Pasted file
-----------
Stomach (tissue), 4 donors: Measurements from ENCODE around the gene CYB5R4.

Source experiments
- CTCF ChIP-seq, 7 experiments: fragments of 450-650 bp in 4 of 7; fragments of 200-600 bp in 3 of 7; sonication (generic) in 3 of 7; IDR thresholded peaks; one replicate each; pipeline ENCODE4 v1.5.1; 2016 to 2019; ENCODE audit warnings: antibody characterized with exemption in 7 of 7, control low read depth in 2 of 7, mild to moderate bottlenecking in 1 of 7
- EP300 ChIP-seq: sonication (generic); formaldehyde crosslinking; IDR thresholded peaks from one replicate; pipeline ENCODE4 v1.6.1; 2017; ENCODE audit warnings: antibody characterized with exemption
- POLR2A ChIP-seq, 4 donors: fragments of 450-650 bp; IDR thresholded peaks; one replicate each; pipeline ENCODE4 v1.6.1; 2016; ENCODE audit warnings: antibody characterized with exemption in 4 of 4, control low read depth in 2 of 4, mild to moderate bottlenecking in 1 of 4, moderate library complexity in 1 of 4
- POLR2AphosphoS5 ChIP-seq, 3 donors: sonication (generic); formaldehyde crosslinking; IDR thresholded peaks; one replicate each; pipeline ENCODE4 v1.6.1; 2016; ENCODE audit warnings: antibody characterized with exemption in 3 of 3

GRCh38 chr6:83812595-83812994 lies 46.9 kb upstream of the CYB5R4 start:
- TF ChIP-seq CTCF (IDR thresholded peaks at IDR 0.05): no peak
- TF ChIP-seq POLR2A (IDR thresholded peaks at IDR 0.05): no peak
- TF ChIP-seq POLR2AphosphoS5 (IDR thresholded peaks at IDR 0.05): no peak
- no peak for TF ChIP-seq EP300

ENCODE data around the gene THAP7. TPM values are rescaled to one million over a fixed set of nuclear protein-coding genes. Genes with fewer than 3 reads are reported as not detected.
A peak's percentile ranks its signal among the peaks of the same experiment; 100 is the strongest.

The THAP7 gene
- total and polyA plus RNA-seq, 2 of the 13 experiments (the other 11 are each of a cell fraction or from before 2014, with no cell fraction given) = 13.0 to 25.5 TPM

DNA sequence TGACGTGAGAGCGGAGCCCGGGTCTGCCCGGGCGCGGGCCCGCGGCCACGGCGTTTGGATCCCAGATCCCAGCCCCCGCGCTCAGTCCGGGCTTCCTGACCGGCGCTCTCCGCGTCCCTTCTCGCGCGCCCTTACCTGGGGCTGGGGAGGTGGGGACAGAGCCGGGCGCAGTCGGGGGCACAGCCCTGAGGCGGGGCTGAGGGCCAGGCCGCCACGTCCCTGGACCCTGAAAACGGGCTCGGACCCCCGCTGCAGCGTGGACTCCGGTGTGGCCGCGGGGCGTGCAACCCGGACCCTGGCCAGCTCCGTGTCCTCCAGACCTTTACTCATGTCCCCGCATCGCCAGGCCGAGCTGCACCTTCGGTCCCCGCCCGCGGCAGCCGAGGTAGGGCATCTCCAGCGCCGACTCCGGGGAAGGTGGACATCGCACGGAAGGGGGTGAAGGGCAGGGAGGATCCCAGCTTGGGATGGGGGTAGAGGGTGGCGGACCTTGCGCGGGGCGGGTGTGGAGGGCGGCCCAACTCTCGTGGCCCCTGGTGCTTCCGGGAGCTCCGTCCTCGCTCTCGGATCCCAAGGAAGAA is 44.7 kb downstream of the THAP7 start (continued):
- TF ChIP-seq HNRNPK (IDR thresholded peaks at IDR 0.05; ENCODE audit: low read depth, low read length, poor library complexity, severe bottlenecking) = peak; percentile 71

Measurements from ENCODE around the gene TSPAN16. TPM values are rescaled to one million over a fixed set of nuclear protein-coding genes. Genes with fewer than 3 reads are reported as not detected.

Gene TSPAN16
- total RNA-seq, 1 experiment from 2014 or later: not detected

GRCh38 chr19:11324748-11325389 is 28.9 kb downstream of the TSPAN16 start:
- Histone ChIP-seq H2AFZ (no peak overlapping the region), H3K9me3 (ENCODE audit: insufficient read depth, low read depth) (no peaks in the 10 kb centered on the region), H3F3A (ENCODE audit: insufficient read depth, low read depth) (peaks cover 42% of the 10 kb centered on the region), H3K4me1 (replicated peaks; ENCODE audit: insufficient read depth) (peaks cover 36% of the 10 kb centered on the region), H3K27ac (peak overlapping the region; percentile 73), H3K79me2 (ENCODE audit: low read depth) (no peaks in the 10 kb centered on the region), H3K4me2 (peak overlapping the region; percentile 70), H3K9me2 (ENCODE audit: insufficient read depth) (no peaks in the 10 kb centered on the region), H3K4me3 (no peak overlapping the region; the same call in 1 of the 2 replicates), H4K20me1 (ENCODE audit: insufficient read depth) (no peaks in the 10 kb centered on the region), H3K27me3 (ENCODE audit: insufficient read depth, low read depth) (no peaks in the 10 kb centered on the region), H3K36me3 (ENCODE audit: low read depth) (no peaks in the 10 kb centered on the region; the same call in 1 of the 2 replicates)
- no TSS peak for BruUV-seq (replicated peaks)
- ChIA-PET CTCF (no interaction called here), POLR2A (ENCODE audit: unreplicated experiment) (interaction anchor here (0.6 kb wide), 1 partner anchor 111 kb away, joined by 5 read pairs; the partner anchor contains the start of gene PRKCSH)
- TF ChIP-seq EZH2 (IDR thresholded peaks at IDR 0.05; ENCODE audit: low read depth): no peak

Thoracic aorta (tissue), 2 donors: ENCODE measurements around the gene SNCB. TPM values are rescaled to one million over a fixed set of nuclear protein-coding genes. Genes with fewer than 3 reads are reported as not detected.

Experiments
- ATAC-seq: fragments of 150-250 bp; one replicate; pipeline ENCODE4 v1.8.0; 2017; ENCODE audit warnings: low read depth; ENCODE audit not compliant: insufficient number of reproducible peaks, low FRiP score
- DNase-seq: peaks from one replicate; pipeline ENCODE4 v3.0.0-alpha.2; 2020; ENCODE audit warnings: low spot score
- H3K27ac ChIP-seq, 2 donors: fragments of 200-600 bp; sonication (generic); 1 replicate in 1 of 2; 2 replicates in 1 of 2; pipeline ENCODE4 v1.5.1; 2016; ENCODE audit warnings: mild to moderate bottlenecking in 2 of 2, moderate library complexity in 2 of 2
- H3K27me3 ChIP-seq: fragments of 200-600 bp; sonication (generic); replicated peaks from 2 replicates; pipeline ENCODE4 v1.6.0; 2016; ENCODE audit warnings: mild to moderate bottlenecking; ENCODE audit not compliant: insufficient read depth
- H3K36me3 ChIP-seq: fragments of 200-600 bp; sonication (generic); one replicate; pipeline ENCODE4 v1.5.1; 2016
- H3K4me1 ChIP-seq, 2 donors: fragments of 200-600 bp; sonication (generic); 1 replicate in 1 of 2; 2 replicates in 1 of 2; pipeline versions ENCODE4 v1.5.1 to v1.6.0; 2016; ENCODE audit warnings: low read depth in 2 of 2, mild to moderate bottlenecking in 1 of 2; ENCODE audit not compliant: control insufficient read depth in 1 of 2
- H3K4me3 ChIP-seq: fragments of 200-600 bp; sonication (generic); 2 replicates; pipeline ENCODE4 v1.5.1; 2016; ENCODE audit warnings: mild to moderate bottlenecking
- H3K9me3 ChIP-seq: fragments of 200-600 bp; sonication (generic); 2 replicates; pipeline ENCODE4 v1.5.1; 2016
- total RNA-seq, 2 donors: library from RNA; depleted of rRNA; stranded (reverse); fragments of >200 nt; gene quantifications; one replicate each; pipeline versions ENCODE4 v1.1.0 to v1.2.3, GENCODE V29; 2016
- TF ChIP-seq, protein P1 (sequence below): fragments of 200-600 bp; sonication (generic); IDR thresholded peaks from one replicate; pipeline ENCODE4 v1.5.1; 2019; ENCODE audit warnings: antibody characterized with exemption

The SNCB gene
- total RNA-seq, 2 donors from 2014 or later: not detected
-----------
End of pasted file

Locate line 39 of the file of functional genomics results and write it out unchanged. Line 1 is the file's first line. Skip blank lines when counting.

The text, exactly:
- total RNA-seq, 2 donors from 2014 or later: not detected